Calming Advice for More ‘Good Days’ with Fretful Kids
Parenting has more than its share of stressful challenges, and today’s moms are often frustrated by conflicting advice. As families search for answers to daily issues, a more holistic and natural approach, known as conscious parenting, has been gaining momentum.
According to Lori Petro, founder of TEACH through Love, a child advocacy group and educational resource for progressive parents, conscious parenting comprises the spirit of cooperation, instead of traditional models of discipline and control. “We want to teach our children how to live in the world, explore, be creative, compassionate, learn appropriate expressions of emotion and think for themselves,” she says.
To help maximize the rewards for all, Natural Awakenings asked several forward-thinking moms for their best tips on how to handle some of parenting’s biggest challenges.
Surviving the First Year
As a certified Happiest Baby educator, mother of three and owner of Gummy Giggles Baby Boutique, in Yukon, Oklahoma, Lori Simmons provides parents with essential tools and knowledge to help calm unhappy babies. She notes that while dealing with a crying infant is simply part of being a parent, colic is a condition moms dread the most.
Making the baby feel as if he or she is still in the womb is key, she advises. “People try to not make any noise, but the reality is, babies often cry because it’s too silent.” She recommends swaddling the baby, swaying and shushing quietly in the baby’s ear—all to mimic the comforts of the womb.
The best advice that she gives any new parent is that it’s okay not to know everything. “Just listen to your instincts and understand that each child will learn and grow at his or her own pace,” she says. “Most importantly, relax and don’t sweat the small stuff.”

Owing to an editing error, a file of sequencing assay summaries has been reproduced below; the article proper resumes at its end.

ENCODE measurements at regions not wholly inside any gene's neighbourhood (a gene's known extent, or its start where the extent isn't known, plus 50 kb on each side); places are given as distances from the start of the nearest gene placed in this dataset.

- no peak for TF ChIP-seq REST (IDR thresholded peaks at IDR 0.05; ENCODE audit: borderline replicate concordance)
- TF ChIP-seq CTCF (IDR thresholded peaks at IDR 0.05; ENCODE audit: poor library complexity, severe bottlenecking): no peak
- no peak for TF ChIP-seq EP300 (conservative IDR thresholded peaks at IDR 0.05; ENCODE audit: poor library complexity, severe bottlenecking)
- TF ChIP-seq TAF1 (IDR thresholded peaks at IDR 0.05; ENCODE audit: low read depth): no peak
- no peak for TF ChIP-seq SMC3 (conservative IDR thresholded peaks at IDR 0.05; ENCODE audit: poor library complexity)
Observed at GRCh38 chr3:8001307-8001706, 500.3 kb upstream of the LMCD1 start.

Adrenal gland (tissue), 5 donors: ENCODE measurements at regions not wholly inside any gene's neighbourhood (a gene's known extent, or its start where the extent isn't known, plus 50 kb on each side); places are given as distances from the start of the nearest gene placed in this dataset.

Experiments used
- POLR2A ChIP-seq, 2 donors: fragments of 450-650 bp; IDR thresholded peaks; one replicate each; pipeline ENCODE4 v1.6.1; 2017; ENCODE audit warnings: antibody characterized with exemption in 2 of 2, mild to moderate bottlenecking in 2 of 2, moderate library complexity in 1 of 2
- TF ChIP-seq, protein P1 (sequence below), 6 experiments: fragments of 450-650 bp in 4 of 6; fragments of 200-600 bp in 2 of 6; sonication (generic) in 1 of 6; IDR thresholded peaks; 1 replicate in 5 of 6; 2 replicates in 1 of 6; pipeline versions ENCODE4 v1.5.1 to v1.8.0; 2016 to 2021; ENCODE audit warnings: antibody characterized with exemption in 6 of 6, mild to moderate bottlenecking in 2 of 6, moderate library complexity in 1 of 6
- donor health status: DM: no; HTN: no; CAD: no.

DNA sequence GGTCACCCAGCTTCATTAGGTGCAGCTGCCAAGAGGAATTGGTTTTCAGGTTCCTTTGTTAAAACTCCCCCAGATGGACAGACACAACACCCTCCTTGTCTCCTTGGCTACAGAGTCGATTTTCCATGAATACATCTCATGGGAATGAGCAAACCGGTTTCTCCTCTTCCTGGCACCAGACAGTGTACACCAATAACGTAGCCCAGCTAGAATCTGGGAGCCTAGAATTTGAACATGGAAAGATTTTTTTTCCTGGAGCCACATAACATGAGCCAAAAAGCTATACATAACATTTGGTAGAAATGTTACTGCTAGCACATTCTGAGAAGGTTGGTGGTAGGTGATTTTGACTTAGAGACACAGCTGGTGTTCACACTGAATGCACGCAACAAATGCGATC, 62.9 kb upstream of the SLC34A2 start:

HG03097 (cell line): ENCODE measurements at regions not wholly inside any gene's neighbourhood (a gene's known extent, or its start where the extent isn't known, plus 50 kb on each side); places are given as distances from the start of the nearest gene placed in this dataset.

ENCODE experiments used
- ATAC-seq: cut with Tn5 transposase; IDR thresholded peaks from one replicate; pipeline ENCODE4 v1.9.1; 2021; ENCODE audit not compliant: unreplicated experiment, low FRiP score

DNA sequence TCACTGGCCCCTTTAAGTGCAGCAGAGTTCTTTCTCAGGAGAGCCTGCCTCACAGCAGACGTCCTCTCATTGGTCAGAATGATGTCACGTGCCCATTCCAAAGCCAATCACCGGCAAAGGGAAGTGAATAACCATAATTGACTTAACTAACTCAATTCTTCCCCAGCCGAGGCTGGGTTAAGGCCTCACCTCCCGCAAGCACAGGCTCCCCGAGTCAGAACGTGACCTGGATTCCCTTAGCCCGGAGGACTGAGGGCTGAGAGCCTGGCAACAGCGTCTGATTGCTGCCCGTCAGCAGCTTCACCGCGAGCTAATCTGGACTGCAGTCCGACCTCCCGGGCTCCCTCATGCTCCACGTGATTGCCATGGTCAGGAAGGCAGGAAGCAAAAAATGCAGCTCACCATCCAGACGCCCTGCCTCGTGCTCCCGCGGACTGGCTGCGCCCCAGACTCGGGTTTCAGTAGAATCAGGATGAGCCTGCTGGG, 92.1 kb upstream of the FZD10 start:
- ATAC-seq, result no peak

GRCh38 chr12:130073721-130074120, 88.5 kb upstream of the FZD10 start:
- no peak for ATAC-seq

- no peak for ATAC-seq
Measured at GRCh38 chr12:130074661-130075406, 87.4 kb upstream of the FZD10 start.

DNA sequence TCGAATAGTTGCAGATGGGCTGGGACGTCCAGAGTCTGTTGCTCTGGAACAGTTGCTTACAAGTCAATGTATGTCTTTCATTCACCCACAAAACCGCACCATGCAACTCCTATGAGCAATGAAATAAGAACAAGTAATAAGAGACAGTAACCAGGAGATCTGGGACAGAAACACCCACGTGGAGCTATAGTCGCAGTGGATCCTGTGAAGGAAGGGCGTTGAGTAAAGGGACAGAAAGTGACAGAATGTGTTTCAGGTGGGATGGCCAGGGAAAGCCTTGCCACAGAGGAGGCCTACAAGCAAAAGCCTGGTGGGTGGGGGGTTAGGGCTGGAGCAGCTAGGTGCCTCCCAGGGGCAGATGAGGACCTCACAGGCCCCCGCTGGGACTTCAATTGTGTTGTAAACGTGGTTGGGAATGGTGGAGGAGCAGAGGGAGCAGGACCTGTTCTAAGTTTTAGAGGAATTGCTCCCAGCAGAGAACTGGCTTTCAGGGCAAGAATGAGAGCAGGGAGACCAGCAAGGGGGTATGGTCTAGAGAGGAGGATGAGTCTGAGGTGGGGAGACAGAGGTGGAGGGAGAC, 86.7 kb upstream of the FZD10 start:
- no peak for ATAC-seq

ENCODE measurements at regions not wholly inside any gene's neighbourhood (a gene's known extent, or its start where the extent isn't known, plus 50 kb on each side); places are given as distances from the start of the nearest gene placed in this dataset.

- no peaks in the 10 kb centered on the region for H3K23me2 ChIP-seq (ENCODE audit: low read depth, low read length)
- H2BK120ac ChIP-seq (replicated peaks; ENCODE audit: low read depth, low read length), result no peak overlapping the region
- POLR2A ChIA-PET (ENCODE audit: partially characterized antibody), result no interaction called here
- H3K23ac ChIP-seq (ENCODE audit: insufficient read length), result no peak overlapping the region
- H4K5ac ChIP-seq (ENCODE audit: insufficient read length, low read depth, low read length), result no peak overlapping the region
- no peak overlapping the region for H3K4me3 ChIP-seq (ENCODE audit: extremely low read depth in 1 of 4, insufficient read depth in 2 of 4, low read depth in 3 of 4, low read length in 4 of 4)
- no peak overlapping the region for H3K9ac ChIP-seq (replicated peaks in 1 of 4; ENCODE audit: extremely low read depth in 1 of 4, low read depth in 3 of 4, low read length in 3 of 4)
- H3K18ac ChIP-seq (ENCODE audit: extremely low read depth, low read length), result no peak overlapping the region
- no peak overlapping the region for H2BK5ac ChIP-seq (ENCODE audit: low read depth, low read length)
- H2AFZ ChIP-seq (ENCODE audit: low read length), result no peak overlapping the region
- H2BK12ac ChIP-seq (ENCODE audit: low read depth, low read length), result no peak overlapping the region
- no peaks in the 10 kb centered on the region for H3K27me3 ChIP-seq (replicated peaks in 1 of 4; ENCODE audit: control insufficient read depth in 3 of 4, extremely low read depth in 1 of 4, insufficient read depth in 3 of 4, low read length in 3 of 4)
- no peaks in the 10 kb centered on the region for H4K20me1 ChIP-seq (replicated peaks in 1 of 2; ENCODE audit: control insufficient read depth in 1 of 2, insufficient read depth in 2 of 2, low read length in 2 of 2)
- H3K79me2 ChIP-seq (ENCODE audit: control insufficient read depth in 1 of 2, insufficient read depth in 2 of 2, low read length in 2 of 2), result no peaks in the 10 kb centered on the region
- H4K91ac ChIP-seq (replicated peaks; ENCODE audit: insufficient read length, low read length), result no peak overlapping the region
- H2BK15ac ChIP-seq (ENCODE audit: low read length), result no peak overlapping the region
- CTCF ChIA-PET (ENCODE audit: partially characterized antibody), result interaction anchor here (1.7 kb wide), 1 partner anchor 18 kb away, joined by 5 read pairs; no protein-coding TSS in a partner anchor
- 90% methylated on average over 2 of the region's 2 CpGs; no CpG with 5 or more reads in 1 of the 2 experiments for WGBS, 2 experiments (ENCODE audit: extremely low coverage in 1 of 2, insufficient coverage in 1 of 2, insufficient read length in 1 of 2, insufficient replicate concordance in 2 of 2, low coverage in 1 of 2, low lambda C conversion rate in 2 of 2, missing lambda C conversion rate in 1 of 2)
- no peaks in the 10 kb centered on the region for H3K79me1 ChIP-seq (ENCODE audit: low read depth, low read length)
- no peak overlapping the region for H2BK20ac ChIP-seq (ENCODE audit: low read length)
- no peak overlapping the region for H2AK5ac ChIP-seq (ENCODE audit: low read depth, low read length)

Weathering Toddler Meltdowns
Petro says we can better meet the challenges of these years—including temper tantrums, biting, toilet training and sleep problems—if we understand these situations in the context of a child’s development. During early growth, exploration and change, children typically have trouble expressing their thoughts and feelings, and that can prove overwhelming for everyone.
So, what can adults do in the middle of a toddler meltdown? First, remember that it’s the rare parent that hasn’t had to deal with a tired, cranky, screaming toddler. Simmons admits to having handled her share of tantrums.
“They don’t understand their own frustration, so it’s difficult for parents to understand the reason for outbursts,” she observes. Her strategy is to take the stressed child out of the situation.
It helps to know that some hitting and biting is considered normal for toddlers, especially if they see it as an effective way to get what they want. Parents can put an end to it much the same way they deal with other inappropriate behavior, advises Petro. She suggests remaining calm, finding the root cause of the situation and acknowledging the child’s feelings and needs. Understanding why the child is doing it is crucial to making it stop. “Conscious parenting operates from the premise that all behavior is communication to meet a need,” she says.
According to Certified Life Coach Clare Seffrin Bond, although the adolescent years can be difficult, there’s plenty that parents can do to nurture teens and encourage responsible behavior. “The best parenting advice I ever received was from my mom, who encouraged me to grow into parenthood—taking it day by day, without the expectation that I would be proficient simply through the act of giving birth,” says this mother of two, in Richmond, Indiana.
Rewarding relationships come through accepting the notion that children are individuals living their own journey, rather than extensions of their parents. “What parents see or feel in a situation is not necessarily what the child is experiencing,” Bond explains. “Taking the time to recognize the fact of individual realities can be huge in rethinking one’s approach to discipline.”
She recommends speaking to adolescents honestly—even when it’s painful—and listening to them, even when we may not want to hear, or believe, what they’re saying. “Stay in touch with the fact that your relationship with your children is absolutely huge in terms of their—and your— development as a happy and fulfilled person,” counsels Bond. “Work hard at remembering your own teen years, including the frustrations and disappointments. Empathy and respect are essential ingredients in successful human relationships at every age.”
To connect with Lori Petro, visit Teach-Through-Love.com; for Lori Simmons, GummyGiggles.com; and Clare Seffrin Bond, TheRoadToClarity.com.
Beth Davis is a contributing writer to Natural Awakenings.